Writing the objectives: the right words to use

The methods section of the proposal is the place where we show we know what we are doing.  And most researchers are capable of demonstrating that they are masters of their methods as it is the work of their everyday lives and they know it inside out and tend also to know where the state-of-the-art is with it.  The objectives statements are different kinds of writing acts and deal with why the project is important rather than what it will do and although objectives and methods are very often mixed up it is critical that we keep them carefully apart.  Other aspects of writing objectives are covered in discussions of writing backwards, thinking SMARTly and FINER, and making sure that we are making promises about something new in a very strong sense.

A critical part of the objective statement is demonstrating to the evaluator that the objective has been reached i.e., how do we show that we know what we know in an ERC objective statement, how we will demonstrate that it has been reached.  This is a far more difficult thing and far more important thing to do than demonstrating that the researcher knows how to do research.  The methods are relatively less important in these proposals although people promote them very highly up the logical order of the presentation and it is necessary to draw attention very carefully to any aspects of them that are fresh or innovative and challenging.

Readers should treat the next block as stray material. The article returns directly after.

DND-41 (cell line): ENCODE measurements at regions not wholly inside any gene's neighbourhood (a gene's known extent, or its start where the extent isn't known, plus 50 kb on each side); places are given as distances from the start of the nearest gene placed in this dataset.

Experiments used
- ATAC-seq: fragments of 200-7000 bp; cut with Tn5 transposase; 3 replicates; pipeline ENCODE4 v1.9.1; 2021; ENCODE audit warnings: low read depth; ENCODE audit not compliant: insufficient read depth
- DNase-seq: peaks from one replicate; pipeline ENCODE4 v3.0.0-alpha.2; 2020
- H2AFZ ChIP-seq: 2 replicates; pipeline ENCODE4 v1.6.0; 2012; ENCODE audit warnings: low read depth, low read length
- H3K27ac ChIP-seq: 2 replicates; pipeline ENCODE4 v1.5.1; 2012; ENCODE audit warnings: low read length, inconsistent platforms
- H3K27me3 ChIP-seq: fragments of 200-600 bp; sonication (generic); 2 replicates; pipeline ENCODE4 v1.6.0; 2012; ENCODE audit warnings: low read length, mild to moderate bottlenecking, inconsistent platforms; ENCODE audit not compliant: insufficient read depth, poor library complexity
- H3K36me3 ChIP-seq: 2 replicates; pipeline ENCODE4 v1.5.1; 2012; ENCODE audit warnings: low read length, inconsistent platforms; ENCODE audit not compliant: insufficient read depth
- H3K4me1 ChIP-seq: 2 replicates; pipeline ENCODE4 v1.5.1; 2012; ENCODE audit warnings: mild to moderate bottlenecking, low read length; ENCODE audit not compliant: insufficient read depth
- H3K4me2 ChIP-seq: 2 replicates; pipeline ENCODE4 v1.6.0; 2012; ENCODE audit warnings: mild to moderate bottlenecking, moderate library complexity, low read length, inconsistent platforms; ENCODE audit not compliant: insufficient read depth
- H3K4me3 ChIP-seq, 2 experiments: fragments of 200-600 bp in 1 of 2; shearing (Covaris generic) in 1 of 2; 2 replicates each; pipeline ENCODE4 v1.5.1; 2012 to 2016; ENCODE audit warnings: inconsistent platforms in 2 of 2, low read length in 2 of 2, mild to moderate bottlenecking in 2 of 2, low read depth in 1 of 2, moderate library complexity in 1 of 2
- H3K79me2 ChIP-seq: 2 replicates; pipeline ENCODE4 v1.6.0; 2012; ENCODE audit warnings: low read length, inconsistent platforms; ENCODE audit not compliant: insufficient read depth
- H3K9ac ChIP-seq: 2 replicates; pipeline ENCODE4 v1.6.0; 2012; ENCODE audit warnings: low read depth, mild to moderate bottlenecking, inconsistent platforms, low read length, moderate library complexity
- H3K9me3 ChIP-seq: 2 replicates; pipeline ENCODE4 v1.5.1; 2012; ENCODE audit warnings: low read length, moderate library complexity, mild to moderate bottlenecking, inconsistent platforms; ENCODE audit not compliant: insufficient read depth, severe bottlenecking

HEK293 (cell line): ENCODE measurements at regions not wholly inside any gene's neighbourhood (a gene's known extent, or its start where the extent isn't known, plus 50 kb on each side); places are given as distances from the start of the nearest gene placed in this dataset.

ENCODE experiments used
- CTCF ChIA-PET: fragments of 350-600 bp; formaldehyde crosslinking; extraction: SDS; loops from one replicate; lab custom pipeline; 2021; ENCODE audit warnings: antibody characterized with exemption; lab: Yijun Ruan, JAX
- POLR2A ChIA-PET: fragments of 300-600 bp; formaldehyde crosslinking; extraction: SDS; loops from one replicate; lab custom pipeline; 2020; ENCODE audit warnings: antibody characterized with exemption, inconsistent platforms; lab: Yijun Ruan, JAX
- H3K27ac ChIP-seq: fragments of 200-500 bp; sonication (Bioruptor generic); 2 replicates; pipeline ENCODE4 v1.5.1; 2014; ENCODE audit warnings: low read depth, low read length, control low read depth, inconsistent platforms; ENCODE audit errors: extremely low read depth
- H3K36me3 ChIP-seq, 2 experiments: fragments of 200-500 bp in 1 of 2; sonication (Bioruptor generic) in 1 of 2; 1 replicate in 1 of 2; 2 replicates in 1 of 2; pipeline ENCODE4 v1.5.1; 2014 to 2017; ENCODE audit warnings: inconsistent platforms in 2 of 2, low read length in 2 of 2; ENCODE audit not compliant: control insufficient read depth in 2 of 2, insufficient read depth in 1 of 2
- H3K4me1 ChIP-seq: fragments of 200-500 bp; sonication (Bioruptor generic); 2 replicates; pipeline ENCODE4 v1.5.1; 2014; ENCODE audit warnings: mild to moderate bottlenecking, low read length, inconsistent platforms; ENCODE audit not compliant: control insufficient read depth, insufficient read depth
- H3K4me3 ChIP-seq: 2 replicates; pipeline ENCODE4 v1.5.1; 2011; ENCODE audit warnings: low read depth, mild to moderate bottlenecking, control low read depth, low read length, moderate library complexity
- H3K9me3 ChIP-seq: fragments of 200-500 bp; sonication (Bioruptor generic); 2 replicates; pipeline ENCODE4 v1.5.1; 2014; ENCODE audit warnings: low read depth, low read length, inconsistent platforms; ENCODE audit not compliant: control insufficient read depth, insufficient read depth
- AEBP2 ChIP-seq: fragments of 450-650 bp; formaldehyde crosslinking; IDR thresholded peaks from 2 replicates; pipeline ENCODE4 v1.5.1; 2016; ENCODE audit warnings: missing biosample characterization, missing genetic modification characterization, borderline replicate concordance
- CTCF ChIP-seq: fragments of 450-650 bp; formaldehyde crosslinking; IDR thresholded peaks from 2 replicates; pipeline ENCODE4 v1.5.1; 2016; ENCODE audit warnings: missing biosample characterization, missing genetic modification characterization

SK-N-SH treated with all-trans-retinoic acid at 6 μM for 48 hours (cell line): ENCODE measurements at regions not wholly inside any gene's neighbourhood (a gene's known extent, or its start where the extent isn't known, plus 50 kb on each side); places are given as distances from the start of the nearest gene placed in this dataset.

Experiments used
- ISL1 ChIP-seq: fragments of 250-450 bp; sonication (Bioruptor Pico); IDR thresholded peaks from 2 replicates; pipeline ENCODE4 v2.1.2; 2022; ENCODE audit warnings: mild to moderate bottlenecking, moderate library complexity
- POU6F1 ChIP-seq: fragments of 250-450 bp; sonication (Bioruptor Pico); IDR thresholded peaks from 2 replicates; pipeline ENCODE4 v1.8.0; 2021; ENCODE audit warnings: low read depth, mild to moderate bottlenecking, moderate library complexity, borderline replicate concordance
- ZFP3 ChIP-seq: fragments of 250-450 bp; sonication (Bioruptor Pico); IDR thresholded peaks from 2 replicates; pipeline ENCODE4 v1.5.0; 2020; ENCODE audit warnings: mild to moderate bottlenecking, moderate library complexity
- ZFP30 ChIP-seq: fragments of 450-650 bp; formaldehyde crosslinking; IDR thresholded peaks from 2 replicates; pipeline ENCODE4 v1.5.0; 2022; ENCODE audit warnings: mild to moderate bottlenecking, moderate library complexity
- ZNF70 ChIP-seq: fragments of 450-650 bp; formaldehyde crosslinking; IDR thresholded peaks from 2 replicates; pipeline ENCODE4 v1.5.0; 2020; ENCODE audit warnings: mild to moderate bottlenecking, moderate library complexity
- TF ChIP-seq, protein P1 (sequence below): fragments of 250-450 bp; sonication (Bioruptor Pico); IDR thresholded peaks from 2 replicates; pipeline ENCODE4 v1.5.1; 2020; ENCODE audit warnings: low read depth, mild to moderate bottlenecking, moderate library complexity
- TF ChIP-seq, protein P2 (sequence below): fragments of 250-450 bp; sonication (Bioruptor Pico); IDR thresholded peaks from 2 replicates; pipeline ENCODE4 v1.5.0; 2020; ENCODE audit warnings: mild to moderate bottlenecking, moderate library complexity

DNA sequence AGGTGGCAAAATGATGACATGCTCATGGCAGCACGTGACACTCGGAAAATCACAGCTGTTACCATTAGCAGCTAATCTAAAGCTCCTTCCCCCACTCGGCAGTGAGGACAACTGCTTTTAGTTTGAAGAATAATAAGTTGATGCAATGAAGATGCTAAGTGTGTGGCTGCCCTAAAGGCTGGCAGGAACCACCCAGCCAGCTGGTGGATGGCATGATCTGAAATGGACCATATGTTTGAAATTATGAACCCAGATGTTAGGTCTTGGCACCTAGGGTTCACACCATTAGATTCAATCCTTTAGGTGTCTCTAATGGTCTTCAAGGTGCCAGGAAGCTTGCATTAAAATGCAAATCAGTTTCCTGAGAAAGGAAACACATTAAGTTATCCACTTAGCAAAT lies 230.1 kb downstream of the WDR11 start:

So, here we have to think about the fairly complex question of how science shows proof and how scientists convince each other that they know what they know.  It is a question of epistemology that we are inevitably drawn into here but I hope to come out very quickly on the other side of these thoughts with some very simple recommendations about what words and ideas to use in objective statements and to have got a better justification of exactly why this is the best way to phrase them.

Episteme is “knowledge” and logos is “the study of” (very broadly) and so in English epistemology is the study of the nature, source and limitations of knowledge. So, when we are thinking about what ideas we need to use to best prove that we know some new stuff and can use it to new ends in the objectives statements we are dealing with questions of the epistemology of science.  Therefore, I think it is easiest if we take some simple ideas from those complex discussions for our practical objective of building powerful and convincing objectives.

The previous post in this blog dealt with similar questions about ‘how do we know this’ and tried to suggest that the best way of dealing with objectives in the ERC is to take a realist approach to answering that question.  I suggested that we need to answer it by showing that we know we have this new knowledge and that objectives have been reached because it is a new capacity to do new things, it is a new power to ‘interfere’ with the world in a way we couldn’t before the project.  I suggestd that rather than theoretical progress we are able to sell projects best by showing that they make practical differences in the world.